The workplace and general office environment, whether we are aware of it or not, is always changing. New policies come into vogue and both political and social movements force either welcome or unwelcome change upon employees and owners alike, and HR specialists need to adapt to the demands and requests of a constantly changing staff.
There are a lot of benefits to having a strong company culture. Employees who work well together and feel like a member of a trusted team tend to be more productive and engaged at work. Leadership skills within strong company cultures are more developed than in companies who lack this valuable asset. All of this culminates into better revenue for a business.
To create a great company culture, you need to hire the right people for your team. Somehow, this effort seems to be more easily said than done and hiring mistakes are made frequently. Here are some of the common hiring mistakes to avoid.
Navigating your way through the HR world can be a challenge, especially when you're new to the field. And, like any other job, sometimes you make a few mistakes along the way.
When you're in charge of hiring, a bad hire can do serious damage to your company – and your reputation.
A bad hire can be a big waste of time, money, and resources. It can hurt morale. And it's a poor reflection of the person who hired that employee in the first place.
Human resource managers need to know the signs of a bad hire so they can avoid facing issues down the line.
Keep reading to learn the 7 signs most HR managers miss that can indicate your new hire isn't a good fit.
We may be far from a Terminator/Skynet future, but developments in artificial intelligence have prompted the latest round of concern about how technology will put us all out of work. Which is why it’s refreshing to see a range of articles in the press – including The Guardian, Business Insider, and CNBC – stating that robots may take our jobs but they’ll also create new ones.
With the prevalence of technology in the workplace, it seems that with each passing year employees are logged into the online world more and more. With email communications, cloud sharing, and the other great advancements we’ve made, people can go days or even weeks without having to talk to someone.
While there are immense benefits to technology, it’s important for organizations to not let technology take away the humanity and culture of a workplace environment. Here are five ways to grow a more human workplace and make the office more pleasant for everyone.
Leadership transitions are tough for any company. No matter if it’s for good reasons or bad, this is going to be one of the biggest challenges you’ll ever face in HR.
Part of the issue is in keeping people motivated. Uncertainty about the future of the organization, or maybe even their jobs, tends to get people distracted, hurting productivity and the long- and short-term health of the company.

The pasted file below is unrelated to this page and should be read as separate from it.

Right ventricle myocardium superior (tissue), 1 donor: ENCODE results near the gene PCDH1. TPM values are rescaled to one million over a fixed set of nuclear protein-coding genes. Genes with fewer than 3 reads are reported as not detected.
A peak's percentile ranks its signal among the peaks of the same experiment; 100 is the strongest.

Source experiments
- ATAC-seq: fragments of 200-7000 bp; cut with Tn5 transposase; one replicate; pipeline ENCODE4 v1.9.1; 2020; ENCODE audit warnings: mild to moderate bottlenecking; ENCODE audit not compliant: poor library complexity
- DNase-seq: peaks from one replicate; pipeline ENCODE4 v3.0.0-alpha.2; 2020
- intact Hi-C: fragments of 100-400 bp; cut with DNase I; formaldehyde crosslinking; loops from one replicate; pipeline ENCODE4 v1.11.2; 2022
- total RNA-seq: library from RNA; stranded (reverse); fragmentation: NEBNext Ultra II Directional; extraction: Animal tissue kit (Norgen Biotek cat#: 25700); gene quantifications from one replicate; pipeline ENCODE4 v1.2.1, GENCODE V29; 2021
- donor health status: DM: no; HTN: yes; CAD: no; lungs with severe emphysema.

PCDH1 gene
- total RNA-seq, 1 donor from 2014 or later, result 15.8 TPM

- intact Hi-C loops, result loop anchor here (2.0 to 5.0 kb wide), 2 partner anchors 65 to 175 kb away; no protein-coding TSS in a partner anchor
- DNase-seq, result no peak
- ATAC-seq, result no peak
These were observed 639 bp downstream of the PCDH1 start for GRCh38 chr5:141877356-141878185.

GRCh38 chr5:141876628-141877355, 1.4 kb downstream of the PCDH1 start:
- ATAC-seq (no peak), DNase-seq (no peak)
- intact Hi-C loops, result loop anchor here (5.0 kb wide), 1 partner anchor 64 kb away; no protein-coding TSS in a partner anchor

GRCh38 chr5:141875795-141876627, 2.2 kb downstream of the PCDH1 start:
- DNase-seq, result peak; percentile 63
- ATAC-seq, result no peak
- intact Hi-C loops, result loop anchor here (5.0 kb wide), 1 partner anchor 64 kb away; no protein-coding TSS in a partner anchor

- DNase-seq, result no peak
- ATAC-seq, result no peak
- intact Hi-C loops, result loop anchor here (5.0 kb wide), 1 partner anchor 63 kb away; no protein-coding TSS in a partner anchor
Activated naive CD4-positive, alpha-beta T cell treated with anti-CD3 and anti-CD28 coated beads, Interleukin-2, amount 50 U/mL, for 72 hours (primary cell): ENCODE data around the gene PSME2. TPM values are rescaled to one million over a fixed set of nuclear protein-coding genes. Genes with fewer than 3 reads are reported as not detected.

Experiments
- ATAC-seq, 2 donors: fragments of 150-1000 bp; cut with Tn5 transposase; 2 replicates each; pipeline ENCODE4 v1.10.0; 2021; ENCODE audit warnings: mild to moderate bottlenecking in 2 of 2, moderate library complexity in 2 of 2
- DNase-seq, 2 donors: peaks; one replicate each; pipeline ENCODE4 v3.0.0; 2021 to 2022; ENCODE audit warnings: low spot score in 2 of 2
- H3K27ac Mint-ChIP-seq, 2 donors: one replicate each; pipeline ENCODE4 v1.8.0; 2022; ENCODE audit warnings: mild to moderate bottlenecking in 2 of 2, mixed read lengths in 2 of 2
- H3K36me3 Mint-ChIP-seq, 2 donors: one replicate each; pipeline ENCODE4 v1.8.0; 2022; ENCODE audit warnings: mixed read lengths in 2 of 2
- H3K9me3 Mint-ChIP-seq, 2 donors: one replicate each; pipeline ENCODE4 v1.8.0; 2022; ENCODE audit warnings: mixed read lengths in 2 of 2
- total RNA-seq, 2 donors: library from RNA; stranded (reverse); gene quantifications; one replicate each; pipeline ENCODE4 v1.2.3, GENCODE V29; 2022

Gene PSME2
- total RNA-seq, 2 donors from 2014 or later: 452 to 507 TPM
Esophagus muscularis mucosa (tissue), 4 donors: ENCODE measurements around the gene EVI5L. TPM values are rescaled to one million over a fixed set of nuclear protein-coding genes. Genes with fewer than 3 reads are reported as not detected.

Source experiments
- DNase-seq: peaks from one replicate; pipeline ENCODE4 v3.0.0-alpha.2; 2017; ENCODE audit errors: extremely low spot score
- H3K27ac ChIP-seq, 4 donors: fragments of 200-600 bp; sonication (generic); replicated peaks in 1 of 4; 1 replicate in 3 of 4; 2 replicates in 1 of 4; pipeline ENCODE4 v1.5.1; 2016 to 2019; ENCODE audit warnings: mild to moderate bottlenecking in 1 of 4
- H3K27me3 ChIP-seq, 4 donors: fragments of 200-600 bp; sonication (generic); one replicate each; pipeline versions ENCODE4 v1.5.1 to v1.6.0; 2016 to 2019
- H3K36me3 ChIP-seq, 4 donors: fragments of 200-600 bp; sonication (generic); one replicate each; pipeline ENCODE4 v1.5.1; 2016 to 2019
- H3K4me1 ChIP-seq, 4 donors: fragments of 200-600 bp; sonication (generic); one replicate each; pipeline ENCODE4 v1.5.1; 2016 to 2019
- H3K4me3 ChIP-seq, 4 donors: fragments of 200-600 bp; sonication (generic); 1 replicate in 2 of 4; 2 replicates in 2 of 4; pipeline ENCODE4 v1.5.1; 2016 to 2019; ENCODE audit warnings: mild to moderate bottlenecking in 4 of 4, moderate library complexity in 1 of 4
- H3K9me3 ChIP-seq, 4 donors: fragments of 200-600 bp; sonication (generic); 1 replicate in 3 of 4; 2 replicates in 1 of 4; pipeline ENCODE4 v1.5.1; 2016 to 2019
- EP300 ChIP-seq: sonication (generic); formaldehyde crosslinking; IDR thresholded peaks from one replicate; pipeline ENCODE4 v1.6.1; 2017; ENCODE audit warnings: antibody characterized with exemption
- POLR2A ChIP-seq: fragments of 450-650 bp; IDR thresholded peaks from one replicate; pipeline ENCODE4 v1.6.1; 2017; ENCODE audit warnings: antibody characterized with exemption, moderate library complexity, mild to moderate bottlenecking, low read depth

Before you can go scouring the marketplace for your perfect HR technology solution, you first need to know exactly what you’re looking for. Which means knowing what your organization needs in an HRMS. So, how do you go about identifying those HRMS requirements? First, know where you’re starting from. Second, establish what your users need by way of functionality. Third, look at your technical requirements.
For many people, the word "no" is an impossible one to use.
We want to make other people happy, so it can be difficult to say no to family and friends. It's also hard to say no to a career opportunity or to a co-worker that wants your help.
But sometimes in life, it's necessary to put your foot down.
Learning to be a little bit selfish can be a good thing, and it can help boost you in ways you never thought possible.
See how these 5 benefits to learning how to say no can improve your productivity and quality of life.
It’s probably fair to say the basic premise and fundamental focus of HR automation is process improvement. After all, if it doesn’t make your day-to-day HR life easier, why have an HRMS in the first place? And it seems many would agree. According to the Sierra-Cedar 2017-2018 HR Systems Survey, 67% of organizations have “business process improvement” as a priority for their HR technology investment (with “HR systems strategy” a distant second place at 40%).
In a time of extreme weather and extreme news coverage about both mother nature and man-made disasters, it can help to ease the fears of employees to plan for the worst. Many companies and HR departments have started to build communication plans directly into the Employee Handbook so employees have a strategy to refer to in the unlikely event of a crisis.
And while what we care most about during a crisis are very human issues — emotions, safety, family — in the midst of chaos, it’s technology that’s going to be the first and best way to stay connected. Here are a few tools and strategies you might consider having in place to communicate with your team in the face of the unexpected.